depositing $123.45 into account2

Jane Green's balance: $75.53
John Blue's balance: $123.45

3.3.6 Calling Methods on Objects—Withdrawing from Account Objects

Figure 3.11 demonstrates withdrawing from each Account (lines 47 and 55). Once again, like deposit, method withdraw has only one parameter, so you simply pass the argument value in the parentheses of the method call. After each withdrawal, we display both Account objects.

Fig. 3.11 | Withdrawing from Account objects.

42   // test Account's withdraw method
43   var withdrawalAmount = 14.27
44
45   println("\nwithdrawing " + formatter.stringFromNumber(withdrawalAmount) +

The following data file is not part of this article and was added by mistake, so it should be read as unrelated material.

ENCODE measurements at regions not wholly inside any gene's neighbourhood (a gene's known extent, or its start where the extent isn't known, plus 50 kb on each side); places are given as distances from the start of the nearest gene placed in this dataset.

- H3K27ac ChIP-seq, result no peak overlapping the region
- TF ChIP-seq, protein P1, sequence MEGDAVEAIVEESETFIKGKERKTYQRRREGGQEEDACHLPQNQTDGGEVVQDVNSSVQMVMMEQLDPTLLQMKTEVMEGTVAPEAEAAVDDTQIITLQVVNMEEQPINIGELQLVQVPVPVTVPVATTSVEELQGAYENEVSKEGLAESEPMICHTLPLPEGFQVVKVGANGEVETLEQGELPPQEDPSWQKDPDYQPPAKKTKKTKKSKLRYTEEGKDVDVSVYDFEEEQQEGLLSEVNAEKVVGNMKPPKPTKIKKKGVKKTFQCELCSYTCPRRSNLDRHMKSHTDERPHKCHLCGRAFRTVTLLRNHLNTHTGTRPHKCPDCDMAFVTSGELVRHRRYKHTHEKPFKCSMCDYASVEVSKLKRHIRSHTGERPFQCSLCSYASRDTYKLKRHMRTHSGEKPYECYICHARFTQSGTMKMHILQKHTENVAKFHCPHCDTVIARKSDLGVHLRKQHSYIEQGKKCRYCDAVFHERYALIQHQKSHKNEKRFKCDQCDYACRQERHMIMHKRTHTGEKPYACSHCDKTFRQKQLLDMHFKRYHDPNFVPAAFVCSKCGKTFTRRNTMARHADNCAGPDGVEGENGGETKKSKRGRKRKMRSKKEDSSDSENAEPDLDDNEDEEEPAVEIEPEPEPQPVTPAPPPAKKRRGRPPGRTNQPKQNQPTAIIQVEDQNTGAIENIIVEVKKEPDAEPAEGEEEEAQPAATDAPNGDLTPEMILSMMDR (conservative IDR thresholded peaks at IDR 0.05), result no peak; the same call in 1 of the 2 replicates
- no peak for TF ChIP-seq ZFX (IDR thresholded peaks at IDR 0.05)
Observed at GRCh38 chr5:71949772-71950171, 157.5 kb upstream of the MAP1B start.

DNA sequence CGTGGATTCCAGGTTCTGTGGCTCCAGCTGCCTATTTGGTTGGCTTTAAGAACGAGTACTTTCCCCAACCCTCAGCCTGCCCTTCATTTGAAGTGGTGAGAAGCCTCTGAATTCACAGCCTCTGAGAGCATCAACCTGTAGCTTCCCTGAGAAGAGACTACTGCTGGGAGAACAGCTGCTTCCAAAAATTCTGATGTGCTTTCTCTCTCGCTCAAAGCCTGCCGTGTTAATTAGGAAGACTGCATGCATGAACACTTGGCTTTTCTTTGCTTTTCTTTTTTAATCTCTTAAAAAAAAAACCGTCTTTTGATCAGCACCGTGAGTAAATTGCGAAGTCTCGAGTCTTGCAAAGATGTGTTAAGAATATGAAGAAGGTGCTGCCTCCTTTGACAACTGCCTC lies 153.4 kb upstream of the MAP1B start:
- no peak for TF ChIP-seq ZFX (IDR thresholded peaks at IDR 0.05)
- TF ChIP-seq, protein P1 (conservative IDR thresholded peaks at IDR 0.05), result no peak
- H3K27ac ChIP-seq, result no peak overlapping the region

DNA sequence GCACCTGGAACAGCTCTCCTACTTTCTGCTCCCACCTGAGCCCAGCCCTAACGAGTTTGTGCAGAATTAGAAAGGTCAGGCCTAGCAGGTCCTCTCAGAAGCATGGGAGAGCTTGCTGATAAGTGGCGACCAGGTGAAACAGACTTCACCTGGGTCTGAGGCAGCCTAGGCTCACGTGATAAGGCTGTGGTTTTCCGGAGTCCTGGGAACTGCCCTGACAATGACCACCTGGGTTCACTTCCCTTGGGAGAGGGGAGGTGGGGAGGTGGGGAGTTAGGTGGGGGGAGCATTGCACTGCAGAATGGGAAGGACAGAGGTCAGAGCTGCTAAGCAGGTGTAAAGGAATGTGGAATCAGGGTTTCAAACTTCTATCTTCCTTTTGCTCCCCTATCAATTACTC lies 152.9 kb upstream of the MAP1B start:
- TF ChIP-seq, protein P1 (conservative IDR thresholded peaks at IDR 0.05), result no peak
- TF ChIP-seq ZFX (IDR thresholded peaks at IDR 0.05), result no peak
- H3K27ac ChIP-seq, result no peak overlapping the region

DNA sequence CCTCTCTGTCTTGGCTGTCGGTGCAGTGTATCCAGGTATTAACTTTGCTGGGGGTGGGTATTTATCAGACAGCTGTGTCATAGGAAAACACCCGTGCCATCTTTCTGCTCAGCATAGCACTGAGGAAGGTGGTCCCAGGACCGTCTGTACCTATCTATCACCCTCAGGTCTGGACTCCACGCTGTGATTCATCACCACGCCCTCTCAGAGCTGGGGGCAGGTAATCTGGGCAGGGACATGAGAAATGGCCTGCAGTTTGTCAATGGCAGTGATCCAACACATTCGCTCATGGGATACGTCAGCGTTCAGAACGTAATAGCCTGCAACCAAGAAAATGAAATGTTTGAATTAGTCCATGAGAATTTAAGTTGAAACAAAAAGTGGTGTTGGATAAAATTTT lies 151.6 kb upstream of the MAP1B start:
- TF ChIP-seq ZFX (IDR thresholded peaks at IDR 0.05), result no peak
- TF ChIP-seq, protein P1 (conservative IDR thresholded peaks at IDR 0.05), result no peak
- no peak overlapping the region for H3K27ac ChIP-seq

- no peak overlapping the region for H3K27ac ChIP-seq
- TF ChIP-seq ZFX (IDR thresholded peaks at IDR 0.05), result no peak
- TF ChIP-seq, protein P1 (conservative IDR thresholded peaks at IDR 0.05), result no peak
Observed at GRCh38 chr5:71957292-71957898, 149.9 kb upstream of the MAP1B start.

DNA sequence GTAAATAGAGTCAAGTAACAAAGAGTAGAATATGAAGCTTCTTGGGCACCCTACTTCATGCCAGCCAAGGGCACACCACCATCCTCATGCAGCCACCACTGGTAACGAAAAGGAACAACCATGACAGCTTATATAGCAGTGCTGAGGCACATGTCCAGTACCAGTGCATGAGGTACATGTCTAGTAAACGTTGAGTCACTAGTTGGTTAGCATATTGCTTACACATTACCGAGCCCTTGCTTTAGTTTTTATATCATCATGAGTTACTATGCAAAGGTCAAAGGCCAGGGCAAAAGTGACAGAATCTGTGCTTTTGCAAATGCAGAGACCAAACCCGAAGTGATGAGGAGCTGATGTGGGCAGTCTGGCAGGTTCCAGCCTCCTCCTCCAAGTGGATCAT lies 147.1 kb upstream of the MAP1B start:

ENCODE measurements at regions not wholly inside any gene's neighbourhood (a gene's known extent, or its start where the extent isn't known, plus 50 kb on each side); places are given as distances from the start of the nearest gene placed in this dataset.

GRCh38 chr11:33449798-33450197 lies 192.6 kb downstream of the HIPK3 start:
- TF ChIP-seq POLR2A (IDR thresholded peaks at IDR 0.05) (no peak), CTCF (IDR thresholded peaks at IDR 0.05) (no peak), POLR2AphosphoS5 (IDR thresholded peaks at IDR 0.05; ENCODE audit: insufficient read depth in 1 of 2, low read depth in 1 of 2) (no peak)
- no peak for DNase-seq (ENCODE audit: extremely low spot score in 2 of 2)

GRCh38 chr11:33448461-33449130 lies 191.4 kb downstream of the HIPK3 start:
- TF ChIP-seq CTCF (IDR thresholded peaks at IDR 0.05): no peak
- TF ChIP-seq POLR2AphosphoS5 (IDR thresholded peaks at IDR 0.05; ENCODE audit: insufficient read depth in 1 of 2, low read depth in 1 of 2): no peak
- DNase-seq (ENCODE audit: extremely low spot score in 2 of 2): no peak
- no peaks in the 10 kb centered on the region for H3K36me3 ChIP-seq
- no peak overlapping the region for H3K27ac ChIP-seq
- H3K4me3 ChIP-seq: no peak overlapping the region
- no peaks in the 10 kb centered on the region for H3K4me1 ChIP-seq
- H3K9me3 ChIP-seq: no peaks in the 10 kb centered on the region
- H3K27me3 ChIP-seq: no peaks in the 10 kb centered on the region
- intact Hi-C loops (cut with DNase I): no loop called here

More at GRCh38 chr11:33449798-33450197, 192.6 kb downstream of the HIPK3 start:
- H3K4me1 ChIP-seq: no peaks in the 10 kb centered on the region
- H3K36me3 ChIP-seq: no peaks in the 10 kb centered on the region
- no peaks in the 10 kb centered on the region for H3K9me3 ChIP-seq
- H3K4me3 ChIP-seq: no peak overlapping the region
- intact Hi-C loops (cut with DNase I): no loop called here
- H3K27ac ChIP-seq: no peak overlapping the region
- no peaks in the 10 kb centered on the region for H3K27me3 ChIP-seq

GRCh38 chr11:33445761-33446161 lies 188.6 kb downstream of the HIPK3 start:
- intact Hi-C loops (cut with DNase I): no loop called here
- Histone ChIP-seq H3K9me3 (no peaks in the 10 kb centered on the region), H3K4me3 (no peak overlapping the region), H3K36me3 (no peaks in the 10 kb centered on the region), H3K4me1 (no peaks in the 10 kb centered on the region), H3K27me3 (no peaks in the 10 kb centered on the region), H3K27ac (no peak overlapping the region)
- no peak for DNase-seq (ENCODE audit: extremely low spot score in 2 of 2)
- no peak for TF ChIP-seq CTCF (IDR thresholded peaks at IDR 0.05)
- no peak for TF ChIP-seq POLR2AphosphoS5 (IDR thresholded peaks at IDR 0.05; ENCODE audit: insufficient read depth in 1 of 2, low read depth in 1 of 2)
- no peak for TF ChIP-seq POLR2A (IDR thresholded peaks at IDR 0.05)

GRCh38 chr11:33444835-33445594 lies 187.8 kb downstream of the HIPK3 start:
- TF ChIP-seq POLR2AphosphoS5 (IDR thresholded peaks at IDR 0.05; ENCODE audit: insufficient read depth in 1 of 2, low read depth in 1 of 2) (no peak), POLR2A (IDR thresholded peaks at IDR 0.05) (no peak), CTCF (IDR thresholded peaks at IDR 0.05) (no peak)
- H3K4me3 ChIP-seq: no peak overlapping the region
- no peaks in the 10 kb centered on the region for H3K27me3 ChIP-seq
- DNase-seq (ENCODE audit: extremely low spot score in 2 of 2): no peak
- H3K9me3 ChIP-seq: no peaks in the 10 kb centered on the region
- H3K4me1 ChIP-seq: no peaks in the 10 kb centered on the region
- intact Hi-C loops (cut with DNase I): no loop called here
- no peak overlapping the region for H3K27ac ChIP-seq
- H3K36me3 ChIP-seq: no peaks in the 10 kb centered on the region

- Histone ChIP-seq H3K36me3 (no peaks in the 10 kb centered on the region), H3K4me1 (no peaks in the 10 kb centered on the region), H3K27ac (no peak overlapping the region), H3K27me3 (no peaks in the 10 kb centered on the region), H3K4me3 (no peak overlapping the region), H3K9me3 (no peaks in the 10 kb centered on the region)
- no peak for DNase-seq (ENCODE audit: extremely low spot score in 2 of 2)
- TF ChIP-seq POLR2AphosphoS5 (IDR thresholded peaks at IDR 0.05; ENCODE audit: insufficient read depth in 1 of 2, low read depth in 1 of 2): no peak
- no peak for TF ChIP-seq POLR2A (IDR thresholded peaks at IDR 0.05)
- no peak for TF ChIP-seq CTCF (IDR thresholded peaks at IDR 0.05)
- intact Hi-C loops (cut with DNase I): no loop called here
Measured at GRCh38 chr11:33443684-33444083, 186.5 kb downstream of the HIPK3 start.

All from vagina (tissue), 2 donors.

46       " from account1\n")
47   account1.withdraw(withdrawalAmount)
48
49   println(formatAccountString(account1))
50   println(formatAccountString(account2))
51
52   withdrawalAmount = 100.00
53   println("\nwithdrawing " + formatter.stringFromNumber(withdrawalAmount) +
54       " from account2\n")
55   account2.withdraw(withdrawalAmount)
56
57   println(formatAccountString(account1))
58   println(formatAccountString(account2))
withdrawing $14.27 from account1

Jane Green's balance: $61.26
John Blue's balance: $123.45

withdrawing $100.00 from account2

Jane Green's balance: $61.26
John Blue's balance: $23.45
  • + Share This
  • 🔖 Save To Your Account